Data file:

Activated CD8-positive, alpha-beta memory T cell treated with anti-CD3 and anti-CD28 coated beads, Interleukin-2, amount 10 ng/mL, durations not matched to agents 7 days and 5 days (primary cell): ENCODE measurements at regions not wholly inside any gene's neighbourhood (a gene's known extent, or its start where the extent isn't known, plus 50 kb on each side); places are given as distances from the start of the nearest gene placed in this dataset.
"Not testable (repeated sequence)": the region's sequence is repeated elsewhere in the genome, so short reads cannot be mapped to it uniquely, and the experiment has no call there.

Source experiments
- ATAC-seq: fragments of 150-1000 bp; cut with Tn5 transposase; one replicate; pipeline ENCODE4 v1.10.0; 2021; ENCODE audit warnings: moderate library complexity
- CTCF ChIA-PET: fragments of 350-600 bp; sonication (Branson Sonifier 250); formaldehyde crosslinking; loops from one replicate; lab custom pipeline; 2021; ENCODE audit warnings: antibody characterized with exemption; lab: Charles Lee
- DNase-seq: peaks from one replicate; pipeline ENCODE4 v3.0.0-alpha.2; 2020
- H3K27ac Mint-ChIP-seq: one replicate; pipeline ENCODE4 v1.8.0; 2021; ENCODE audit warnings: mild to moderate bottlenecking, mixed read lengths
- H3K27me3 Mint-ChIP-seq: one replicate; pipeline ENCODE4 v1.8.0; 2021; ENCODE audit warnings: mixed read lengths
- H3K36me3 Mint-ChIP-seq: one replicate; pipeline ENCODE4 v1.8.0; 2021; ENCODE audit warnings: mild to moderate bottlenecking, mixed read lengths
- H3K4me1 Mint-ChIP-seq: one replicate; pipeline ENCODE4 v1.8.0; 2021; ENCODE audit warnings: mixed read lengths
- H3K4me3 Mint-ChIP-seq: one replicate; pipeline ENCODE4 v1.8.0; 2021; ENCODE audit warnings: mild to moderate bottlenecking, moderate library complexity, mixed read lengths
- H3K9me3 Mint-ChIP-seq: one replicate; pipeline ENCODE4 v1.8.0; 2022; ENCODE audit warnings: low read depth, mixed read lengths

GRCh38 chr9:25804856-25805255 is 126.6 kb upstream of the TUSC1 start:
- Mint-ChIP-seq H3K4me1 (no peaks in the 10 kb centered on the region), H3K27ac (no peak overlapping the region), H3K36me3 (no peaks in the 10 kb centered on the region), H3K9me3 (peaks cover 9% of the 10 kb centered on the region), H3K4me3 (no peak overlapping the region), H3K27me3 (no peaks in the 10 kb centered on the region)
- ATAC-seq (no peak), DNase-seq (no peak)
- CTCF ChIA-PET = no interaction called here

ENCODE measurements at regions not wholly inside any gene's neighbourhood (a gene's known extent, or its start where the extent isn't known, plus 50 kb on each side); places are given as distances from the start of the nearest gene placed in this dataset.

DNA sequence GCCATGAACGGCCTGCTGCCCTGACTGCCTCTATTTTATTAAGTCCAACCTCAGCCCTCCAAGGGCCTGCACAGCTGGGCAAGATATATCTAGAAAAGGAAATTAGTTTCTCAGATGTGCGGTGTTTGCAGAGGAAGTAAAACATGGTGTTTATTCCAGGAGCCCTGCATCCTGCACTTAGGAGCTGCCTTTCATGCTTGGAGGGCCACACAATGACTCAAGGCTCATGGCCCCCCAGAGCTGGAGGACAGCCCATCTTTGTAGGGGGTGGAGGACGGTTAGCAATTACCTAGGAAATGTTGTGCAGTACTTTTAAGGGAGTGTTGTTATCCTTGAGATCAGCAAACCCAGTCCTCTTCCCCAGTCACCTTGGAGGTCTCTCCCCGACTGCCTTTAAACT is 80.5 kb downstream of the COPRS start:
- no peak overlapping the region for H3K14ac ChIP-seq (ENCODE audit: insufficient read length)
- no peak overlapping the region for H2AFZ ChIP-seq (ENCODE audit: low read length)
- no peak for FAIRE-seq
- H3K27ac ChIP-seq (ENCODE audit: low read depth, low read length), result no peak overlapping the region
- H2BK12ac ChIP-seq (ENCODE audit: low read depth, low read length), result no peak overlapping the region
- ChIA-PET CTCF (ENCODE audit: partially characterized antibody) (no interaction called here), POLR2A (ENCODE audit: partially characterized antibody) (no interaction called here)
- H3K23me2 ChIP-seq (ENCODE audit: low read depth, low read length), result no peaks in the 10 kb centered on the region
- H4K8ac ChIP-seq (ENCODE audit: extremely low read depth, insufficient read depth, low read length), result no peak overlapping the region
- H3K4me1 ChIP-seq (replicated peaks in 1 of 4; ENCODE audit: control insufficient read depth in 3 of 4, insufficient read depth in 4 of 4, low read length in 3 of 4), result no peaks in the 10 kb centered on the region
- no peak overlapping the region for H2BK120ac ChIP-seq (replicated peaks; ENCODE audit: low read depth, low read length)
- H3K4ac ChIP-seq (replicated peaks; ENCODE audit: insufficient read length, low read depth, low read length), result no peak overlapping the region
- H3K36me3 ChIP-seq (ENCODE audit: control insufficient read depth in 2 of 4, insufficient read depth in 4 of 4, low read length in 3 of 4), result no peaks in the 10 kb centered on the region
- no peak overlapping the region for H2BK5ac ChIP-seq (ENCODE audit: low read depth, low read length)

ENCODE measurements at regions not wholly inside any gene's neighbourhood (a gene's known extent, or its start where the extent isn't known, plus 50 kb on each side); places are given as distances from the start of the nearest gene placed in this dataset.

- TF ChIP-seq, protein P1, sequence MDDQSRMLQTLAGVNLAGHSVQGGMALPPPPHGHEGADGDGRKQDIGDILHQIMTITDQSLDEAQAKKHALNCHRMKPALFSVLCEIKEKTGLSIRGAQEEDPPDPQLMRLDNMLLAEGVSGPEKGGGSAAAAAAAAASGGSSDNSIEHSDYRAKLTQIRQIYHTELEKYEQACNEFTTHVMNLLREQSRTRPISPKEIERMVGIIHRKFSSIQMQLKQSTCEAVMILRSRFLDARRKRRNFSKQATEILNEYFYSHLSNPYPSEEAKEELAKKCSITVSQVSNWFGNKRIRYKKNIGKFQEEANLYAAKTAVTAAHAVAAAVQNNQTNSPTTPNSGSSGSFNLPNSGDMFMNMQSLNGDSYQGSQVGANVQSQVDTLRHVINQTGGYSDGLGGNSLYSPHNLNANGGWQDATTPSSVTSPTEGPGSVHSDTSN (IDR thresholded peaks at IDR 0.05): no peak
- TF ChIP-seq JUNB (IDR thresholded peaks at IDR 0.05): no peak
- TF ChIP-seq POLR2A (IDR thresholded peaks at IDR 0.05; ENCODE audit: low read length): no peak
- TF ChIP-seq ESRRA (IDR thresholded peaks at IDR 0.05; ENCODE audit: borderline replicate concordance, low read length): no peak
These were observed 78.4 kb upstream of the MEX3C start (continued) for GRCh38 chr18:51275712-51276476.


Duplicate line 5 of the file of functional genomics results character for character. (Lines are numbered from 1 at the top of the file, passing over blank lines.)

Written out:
- CTCF ChIA-PET: fragments of 350-600 bp; sonication (Branson Sonifier 250); formaldehyde crosslinking; loops from one replicate; lab custom pipeline; 2021; ENCODE audit warnings: antibody characterized with exemption; lab: Charles Lee